What on earth have these three things got in common? Well, this week in H807 we have been grappling with a diverse range of issues. A key theme has been the concept of affordances, which I must confess I have found rather difficult to grasp. Wikipedia defines an affordance as: "a quality of an object, or an environment, that allows an individual to perform an action". New technologies, and in particular Web 2.0, provide many affordances in the field of education, but in examining the concept I was tending to simply think in terms of advantages and disadvantages. Hammond (2010) provides a better explanation:
"The essence of an affordance is that it 'points both ways' to the object and to the organism. An affordance is an emergent property of an object. The affordance is there, it has always been there, but it needs to be perceived to be realised. A subsidiary idea is that affordances provide both opportunity and constraint. These are not opposites rather they are complementary, so, for example, a sledgehammer affords the breaking of rocks but the user is constrained by its weight - the very thing that provides the opportunity for rock breaking."
I find it useful to think of affordances as providing both opportunity and constraint. I was also grateful to one of my fellow students, Chris Moreton, who provided some useful supplementary information on the tutor group forum. Chris said that he thought of an affordance "as a cue, or an encouragement, to behave in a particular way". He referred to McCloughlin & Lee (2007) who explain the difference between "enablers" and "affordances" by making specific reference to blogging:
"blogging entails typing and editing, which are not affordances in themselves, but rather enablers of affordances which include idea sharing and interaction".
If I'm being really honest the concept is still a little vague for me. I keep thinking I've got it, but then if I was asked to explain it in detail I would really struggle.
On to other matters which I can understand much more easily but I never thought I'd be writing about on Masters degree! Another aspect of this week's work involved analysing wikis. We were asked to view a screencast by John Udell which describes the evolution of a Wikipedia article about the use of the umlaut in the names of heavy metal bands. This is the last thing I thought would be interesting, not least because I really don't like most heavy metal music, but also because I didn't think that the evolution of a Wikipedia article would be particularly enlightening. How wrong I was. Despite the subject matter (which the author freely admits is not a typical subject for an academic treatise), the animation is fascinating. By examining the log of edits to the Wikipedia article the author shows how the piece evolves from a single line in 2003 to a comprehensive article in 2005. It involved contributions from dozens of different people around the world, and was edited and re-edited many times, with the addition of images, hyperlinks and a table of contents. The log shows that on some days edits took place every few minutes. This in itself is interesting – to think that there is a global community of people who care enough about a subject to ensure that the information on the wiki was correct.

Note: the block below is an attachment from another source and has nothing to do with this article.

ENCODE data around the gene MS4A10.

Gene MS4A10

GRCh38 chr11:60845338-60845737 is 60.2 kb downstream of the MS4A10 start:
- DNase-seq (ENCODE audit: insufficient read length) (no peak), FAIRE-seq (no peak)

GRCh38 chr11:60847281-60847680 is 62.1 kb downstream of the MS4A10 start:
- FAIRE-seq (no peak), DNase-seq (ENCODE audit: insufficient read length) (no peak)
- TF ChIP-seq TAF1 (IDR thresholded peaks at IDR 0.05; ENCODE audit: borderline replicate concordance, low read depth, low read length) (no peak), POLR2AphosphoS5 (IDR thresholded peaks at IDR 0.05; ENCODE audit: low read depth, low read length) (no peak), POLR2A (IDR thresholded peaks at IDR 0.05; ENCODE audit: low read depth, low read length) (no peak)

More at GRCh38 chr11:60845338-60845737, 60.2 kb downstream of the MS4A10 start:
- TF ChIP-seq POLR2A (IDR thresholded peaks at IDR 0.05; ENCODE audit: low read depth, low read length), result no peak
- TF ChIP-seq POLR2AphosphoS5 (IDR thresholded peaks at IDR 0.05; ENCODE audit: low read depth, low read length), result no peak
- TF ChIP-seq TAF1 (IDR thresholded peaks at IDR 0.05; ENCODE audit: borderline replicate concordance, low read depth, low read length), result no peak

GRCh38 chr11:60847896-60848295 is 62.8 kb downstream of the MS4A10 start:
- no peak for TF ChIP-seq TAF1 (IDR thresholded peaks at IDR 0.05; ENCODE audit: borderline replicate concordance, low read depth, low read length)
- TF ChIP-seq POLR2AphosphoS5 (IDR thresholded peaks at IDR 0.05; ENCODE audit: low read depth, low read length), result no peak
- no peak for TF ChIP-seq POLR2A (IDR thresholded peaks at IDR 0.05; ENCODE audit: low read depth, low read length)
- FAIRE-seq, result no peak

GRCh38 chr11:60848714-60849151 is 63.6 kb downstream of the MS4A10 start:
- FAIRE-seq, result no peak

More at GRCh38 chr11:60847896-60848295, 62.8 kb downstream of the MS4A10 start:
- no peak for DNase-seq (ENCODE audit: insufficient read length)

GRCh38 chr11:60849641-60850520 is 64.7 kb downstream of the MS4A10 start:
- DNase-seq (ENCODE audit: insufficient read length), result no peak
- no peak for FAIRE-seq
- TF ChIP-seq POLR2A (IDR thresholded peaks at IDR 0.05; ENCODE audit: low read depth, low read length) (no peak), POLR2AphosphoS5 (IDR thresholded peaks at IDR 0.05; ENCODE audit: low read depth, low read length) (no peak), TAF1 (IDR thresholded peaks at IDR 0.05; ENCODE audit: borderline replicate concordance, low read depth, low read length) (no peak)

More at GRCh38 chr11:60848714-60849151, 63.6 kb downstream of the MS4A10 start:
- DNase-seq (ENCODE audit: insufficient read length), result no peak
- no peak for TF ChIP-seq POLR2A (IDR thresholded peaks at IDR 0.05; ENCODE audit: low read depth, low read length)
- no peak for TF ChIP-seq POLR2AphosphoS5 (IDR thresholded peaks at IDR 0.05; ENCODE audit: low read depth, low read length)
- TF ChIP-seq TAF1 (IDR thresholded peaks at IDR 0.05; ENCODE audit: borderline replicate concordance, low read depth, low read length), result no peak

There are also two specific incidents which provide evidence of the way in which wikis can be self-regulating and culturally sensitive. Firstly, the screencast refers to an incident of vandalism in which a contributor simply filled the article with offensive language. Within minutes of the language appearing someone else had edited it to remove it. The offensive language appeared three or four times subsequently but each time it was removed very quickly. The second incident concerned a contribution which referred to the umlaut's German origins and seemed to imply that style of lettering used in heavy metal had associations with Hitler and Nazism. Again, the tone of the article was edited over time so that the German origins were still referred to, but the references to Nazism were removed.
These incidents suggest that the majority of people who contribute to Wikipedia do so responsibly and indeed are committed to ensuring that the information uploaded is both accurate and sensitive to cultural values. The open technology of Wikipedia can result in the validity of some articles being questionable, but at the same time a self-regulating and self-correcting culture seems to have grown up around Wikipedia.
Wikipedia is widely dismissed, particularly by academics, as being an unreliable source which students should not use for their research. Whilst I accept that the dynamic nature of a resource such as Wikipedia demands a degree of caution, I think it is wrong to dismiss it out of hand. Some people view Wikipedia as simply providing a forum for cranks and mischief-makers, and undoubtedly there are many examples of this but, as the screencast shows, over time the socially responsible members of the community will promote the veracity of the content.
McCloughlin, C. and Lee, M. (2007) 'Social software and participatory learning: Pedagogical choices with technology affordances in the Web 2.0 era', in Proceedings ASCILITE Singapore 2007, p.664–675.